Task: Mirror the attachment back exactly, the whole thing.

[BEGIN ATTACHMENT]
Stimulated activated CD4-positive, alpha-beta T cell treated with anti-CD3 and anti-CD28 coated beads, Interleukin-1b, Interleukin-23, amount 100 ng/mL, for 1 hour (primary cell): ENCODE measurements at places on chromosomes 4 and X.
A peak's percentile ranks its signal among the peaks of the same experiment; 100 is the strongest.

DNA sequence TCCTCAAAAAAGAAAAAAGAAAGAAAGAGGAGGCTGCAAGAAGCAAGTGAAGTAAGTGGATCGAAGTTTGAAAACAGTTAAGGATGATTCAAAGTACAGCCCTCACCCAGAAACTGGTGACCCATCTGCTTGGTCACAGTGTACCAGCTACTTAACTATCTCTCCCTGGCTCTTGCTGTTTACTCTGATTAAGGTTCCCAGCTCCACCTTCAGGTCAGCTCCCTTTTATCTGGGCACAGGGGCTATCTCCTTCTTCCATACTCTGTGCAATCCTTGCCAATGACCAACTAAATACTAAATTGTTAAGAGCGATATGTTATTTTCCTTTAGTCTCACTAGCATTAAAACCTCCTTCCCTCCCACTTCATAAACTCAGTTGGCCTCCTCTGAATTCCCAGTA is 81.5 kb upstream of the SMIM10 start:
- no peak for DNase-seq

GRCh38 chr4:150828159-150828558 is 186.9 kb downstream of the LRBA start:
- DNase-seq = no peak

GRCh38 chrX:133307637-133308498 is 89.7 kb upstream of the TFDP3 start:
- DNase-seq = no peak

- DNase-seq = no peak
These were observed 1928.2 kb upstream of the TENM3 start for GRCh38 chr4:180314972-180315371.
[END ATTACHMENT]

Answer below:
Stimulated activated CD4-positive, alpha-beta T cell treated with anti-CD3 and anti-CD28 coated beads, Interleukin-1b, Interleukin-23, amount 100 ng/mL, for 1 hour (primary cell): ENCODE measurements at places on chromosomes 4 and X.
A peak's percentile ranks its signal among the peaks of the same experiment; 100 is the strongest.

DNA sequence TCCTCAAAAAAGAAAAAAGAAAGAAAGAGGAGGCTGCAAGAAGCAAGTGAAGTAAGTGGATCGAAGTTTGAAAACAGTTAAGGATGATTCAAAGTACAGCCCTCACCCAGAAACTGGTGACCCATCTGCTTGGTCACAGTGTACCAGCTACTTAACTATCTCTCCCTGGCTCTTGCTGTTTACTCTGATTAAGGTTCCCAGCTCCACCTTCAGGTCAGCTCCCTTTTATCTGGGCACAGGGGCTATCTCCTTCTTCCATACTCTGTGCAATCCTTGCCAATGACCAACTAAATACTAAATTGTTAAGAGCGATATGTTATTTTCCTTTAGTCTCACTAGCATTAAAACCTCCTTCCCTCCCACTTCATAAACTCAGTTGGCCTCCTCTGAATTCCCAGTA is 81.5 kb upstream of the SMIM10 start:
- no peak for DNase-seq

GRCh38 chr4:150828159-150828558 is 186.9 kb downstream of the LRBA start:
- DNase-seq = no peak

GRCh38 chrX:133307637-133308498 is 89.7 kb upstream of the TFDP3 start:
- DNase-seq = no peak

- DNase-seq = no peak
These were observed 1928.2 kb upstream of the TENM3 start for GRCh38 chr4:180314972-180315371.